1911 Encyclopædia Britannica/Schwarzenberg, Karl Philipp, Prince zu
Prince zu (1771-1820), Austrian field marshal, was born on the 15th of April 1771 at Vienna. He entered the imperial cavalry in 1788, fought in 1789 under Lacy and Loudon against the Turks, distinguished himself by his bravery, and became major in 1792. In the French campaign of 1793 he served in the advanced guard of the army commanded by Prince Josias of Coburg, and at Cateau Cambresis in 1794 his impetuous charge at the head of his regiment, vigorously supported by twl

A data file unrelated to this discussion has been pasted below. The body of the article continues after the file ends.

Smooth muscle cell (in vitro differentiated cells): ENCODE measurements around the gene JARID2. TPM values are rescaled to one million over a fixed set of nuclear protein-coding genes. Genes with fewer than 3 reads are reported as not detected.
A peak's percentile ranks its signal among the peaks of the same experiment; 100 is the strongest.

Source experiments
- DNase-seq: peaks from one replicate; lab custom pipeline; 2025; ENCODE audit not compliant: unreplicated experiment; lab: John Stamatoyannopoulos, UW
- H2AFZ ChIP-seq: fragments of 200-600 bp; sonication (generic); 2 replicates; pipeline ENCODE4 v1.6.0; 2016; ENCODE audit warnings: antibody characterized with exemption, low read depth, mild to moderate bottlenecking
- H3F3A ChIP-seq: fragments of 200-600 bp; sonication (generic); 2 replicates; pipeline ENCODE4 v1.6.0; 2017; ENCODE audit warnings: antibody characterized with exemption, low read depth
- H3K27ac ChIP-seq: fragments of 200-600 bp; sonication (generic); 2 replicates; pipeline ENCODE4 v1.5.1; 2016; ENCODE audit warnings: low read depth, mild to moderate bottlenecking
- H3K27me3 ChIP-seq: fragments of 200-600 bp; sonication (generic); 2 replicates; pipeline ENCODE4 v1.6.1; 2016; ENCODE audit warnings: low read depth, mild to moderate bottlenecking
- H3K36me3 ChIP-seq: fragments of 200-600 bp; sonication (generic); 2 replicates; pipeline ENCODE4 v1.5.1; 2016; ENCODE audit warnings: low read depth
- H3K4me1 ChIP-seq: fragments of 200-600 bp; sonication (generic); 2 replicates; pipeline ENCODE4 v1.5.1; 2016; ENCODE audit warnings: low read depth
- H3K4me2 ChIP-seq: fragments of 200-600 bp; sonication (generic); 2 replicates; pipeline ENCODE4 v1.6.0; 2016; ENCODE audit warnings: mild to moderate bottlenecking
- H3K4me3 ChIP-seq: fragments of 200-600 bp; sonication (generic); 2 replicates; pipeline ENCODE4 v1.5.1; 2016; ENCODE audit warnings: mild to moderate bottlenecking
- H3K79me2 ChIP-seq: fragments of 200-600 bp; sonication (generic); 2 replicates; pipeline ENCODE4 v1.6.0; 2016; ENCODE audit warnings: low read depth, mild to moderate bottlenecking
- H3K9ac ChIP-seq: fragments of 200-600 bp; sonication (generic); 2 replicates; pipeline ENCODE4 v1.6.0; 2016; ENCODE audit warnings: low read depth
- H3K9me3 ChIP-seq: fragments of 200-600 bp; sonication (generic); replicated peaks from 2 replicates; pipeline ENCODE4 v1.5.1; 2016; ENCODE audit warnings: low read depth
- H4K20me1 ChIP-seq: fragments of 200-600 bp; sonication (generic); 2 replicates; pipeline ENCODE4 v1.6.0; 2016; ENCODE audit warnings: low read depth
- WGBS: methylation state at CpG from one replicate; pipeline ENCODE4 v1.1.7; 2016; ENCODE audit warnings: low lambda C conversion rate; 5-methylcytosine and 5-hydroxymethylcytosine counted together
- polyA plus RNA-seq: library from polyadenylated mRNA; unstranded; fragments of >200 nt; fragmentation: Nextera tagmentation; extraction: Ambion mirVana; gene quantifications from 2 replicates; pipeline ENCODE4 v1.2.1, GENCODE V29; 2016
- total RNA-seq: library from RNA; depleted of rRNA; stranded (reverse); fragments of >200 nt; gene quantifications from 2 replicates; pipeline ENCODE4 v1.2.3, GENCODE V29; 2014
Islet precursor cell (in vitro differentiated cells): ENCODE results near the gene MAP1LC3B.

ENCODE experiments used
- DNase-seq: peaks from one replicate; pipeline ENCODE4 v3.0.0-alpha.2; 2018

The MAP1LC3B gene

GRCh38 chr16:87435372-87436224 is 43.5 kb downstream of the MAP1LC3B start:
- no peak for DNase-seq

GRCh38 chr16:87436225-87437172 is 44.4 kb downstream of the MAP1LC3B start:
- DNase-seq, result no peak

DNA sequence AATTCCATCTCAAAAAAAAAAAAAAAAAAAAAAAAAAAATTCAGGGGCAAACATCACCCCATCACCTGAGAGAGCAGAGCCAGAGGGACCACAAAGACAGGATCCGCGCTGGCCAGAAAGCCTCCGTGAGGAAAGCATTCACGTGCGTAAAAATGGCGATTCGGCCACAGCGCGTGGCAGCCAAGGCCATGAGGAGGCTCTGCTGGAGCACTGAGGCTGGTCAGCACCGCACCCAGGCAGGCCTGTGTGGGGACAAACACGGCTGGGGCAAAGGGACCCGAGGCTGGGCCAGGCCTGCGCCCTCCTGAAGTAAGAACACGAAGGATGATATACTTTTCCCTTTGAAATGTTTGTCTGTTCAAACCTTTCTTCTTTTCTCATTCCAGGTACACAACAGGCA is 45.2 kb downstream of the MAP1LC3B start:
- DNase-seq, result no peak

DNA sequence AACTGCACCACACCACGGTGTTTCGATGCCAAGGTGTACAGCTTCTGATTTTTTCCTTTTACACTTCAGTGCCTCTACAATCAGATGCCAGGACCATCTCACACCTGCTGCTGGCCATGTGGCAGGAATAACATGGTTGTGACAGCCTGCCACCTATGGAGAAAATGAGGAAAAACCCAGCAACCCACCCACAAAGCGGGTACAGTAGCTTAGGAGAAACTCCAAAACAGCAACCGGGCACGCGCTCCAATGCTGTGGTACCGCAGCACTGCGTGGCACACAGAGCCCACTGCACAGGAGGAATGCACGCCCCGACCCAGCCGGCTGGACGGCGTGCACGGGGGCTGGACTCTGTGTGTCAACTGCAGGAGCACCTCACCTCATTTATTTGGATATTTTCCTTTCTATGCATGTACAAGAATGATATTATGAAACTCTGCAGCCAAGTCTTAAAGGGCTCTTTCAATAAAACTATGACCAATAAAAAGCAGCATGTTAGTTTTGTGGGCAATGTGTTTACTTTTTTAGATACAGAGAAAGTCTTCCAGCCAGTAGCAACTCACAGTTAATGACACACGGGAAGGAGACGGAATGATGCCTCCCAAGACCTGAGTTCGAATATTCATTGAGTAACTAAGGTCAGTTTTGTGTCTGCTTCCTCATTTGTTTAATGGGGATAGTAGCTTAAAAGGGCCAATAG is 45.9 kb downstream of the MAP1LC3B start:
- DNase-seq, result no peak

eve British squadrons, broke a whole corps of the French, killed and wounded 3000 men, and brought off 32 of the enemy's guns. He was immediately decorated with the cross of the Maria Theresa order. After taking part in the battles of Amberg and Würzburg in 1796 he was raised to the rank of major-general, and in 1799 he was promoted lieutenant field marshal. At the defeat of Hohenlinden in 1800 his promptitude and courage saved the right wing of the Austrian army from destruction, and he was afterwards entrusted by the archduke Charles with the command of the rearguard. In the war of 1805 he held command of a division under Mack, and when Ulm was surrounded by Napoleon in October he was one of the brave band of cavalry, under the archduke Ferdinand, which cut its way through the hostile lines. In the same year he was made a commander of the order of Maria Theresa and in 1809 he received the Golden Fleece. When in 1808, in view of a new war with France, Austria decided to send a special envoy to Russia, Schwarzenberg, who was persona grata at the court of St Petersburg, was selected. He returned, however, in time to take part in the battle of Wagram, and was soon afterwards promoted general of cavalry. After the peace of Vienna he was sent to Paris to negotiate the marriage between Napoleon and the archduchess Maria Louisa. The prince gave a ball in honour of the bride on the 1st of July 1810, which ended in the tragic death of many of the guests, including his own sister-in-law, in a fire. Napoleon held Schwarzenberg in great esteem, and it was at his request that the prince took command of the Austrian auxiliary corps in the Russian campaign of 1812. The part the Austrians was well understood to be politically rather than morally hostile, and Schwarzenberg gained some minor successes by skilful manœuvres without a great battle; afterwards, under instructions from Napoleon, he remained for some months inactive at Pultusk. In 1813, when Austria, after many hesitations, took the side of the allies against Napoleon, Schwarzenberg, recently promoted to be field marshal, was appointed commander-in-chief of the allied Grand Army of Bohemia. As such he was the senior of the allied generals who conducted the campaign of 1813-1814 to the final victory before Paris and the overthrow of Napoleon. It is the fashion to accuse Schwarzenberg of timidity and over-caution, and his operations can easily be made to appear in that colour when contrasted with those of his principal subordinate, the fiery Blücher, but critics often forget that Schwarzenberg was an Austrian general first of all, that his army was practically the whole force that Austria could put into the field in Central Europe, and was therefore not lightly to be risked, and that the motives of his pusillanimity should be sought in the political archives of Vienna rather than in the text-books of strategical theory. In any case his victory, however achieved, was as complete as Austria desired, and his rewards were many, the grand crosses of the Maria Theresa and of many foreign orders, an estate, the position of president of the Hofkriegsrath, and, as a specially remarkable honour, the right to bear the arms of Austria as an escutcheon of pretence. But shortly afterwards, having lost his sister Caroline, to whom he was deeply attached, he fell ill. A stroke of paralysis disabled him in 1817, and in 1820, when revisiting Leipzig, the scene of the Völkerschlacht that he had directed seven years before, he was attacked by a second stroke. He died there on the 15th of October.